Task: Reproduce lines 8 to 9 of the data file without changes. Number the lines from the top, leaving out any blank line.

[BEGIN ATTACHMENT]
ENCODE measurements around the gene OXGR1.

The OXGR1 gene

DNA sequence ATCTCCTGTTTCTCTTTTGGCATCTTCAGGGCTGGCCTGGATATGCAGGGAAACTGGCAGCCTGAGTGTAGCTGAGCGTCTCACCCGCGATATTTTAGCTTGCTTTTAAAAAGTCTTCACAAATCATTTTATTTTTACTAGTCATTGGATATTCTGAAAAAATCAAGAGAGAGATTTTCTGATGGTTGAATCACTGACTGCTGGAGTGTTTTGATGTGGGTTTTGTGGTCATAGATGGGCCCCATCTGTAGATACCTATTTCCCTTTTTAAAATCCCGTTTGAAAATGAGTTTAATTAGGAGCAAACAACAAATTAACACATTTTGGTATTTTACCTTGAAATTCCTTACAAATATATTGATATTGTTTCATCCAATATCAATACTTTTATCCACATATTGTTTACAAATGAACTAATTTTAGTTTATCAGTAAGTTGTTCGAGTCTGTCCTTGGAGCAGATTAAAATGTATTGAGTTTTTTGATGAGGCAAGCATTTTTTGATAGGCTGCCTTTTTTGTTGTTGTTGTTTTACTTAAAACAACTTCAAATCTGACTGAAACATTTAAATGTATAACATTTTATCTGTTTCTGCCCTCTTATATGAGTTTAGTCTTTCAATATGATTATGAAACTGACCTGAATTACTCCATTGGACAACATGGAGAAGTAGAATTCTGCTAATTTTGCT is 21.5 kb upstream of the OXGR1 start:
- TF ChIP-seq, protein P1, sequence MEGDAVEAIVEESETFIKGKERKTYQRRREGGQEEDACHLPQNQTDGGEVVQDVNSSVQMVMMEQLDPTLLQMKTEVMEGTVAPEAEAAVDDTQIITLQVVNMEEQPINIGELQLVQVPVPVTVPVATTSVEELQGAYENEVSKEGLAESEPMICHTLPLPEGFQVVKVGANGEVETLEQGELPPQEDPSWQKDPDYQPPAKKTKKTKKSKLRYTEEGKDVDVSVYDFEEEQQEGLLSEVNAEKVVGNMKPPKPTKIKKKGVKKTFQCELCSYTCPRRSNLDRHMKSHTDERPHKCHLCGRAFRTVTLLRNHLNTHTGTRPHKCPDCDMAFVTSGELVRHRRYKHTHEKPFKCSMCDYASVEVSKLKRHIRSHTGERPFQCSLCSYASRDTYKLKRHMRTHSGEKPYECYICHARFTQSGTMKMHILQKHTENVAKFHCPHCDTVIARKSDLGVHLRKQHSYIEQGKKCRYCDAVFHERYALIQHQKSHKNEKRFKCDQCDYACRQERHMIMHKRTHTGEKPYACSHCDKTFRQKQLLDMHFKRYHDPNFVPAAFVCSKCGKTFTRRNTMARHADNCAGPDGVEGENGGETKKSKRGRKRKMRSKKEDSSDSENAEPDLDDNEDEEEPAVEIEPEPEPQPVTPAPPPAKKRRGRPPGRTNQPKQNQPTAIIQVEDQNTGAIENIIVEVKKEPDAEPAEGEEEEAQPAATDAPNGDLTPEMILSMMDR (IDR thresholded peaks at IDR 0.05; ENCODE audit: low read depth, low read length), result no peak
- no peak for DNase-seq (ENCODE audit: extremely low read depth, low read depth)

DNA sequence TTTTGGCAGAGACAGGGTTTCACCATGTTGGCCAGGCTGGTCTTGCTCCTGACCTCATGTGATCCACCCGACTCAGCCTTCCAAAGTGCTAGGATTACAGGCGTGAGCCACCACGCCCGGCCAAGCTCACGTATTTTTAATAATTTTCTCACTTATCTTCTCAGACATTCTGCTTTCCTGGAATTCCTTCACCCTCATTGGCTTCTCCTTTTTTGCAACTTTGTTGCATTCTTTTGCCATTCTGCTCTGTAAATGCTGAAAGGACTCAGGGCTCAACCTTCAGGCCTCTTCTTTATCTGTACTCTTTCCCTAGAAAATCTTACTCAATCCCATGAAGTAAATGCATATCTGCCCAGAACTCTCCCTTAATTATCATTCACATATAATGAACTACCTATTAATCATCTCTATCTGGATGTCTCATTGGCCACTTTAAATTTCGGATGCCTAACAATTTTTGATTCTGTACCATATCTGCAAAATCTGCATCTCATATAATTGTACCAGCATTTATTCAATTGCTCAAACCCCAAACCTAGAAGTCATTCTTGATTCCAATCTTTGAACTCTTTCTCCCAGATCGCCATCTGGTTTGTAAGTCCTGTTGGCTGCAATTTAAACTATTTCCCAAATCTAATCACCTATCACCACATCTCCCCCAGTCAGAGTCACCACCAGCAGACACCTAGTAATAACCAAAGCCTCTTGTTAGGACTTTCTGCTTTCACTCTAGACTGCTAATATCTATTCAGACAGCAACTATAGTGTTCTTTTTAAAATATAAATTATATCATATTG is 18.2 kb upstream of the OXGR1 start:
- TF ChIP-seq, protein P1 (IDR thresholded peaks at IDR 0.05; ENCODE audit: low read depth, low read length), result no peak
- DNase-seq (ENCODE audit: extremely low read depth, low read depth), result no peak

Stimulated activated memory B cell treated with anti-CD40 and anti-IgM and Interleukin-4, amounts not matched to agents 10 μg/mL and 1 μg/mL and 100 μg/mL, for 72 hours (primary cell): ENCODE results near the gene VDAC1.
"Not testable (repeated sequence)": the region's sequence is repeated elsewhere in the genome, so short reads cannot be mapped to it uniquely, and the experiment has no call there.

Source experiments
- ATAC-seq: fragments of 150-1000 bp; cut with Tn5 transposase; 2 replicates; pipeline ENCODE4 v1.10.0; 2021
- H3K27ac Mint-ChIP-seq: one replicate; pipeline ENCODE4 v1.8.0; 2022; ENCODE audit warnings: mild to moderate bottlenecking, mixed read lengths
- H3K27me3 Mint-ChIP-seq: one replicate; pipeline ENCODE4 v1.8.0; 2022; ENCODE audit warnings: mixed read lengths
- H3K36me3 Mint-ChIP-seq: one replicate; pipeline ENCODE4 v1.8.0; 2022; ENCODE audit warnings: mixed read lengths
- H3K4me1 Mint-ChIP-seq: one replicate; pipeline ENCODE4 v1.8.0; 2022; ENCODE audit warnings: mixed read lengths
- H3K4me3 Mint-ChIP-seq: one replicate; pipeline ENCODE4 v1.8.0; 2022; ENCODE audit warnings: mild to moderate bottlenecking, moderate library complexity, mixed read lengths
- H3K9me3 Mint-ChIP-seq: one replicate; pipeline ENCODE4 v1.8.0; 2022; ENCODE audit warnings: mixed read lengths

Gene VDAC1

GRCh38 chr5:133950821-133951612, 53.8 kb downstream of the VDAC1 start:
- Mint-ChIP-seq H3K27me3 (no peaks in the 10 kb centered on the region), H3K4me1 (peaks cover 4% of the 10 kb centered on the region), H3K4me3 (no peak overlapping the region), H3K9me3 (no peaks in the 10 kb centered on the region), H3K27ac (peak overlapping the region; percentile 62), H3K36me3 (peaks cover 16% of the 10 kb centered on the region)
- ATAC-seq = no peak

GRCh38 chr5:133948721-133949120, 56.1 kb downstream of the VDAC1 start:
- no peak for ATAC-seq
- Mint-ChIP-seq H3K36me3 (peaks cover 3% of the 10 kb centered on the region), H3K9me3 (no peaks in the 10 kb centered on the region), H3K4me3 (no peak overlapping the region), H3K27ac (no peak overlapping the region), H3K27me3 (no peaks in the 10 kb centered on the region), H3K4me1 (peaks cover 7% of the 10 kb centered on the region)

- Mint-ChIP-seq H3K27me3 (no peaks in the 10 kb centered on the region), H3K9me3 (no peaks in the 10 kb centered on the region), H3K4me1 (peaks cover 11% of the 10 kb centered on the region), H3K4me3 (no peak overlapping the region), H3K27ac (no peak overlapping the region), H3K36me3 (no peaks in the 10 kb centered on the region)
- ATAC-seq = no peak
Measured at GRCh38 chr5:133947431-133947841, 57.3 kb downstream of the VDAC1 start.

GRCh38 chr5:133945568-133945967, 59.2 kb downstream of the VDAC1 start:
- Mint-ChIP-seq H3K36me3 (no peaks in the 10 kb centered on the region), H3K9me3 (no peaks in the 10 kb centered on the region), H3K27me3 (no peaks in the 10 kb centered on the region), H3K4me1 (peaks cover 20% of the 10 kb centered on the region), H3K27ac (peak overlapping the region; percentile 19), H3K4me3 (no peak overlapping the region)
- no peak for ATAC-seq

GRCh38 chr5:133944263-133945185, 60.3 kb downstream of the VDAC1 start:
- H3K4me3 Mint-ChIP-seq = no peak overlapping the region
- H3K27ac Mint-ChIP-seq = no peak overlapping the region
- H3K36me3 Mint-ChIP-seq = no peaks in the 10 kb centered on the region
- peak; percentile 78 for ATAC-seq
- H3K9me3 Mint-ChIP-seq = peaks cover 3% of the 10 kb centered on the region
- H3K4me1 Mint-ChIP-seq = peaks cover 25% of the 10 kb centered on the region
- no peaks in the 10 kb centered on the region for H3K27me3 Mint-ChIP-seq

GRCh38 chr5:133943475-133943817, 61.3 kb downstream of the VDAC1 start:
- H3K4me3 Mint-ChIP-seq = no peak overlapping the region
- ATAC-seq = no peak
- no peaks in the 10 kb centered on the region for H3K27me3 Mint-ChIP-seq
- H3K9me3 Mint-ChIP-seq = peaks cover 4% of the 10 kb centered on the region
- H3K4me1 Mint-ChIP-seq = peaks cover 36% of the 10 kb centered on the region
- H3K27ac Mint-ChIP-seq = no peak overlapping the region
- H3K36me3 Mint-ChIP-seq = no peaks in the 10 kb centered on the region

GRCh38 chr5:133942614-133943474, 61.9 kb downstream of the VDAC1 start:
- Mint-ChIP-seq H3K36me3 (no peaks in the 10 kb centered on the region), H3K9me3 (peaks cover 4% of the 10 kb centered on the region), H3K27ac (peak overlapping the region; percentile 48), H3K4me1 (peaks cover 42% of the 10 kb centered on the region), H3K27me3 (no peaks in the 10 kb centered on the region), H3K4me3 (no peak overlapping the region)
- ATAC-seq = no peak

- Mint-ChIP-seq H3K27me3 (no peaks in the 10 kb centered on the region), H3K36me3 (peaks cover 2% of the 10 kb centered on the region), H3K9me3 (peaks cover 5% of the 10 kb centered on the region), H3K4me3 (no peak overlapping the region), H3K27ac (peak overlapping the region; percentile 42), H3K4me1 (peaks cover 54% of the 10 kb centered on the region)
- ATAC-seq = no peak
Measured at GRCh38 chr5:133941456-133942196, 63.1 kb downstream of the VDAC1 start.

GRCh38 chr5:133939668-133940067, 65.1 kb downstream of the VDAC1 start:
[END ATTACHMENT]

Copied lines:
- DNase-seq (ENCODE audit: extremely low read depth, low read depth), result no peak

Stimulated activated memory B cell treated with anti-CD40 and anti-IgM and Interleukin-4, amounts not matched to agents 10 μg/mL and 1 μg/mL and 100 μg/mL, for 72 hours (primary cell): ENCODE results near the gene VDAC1.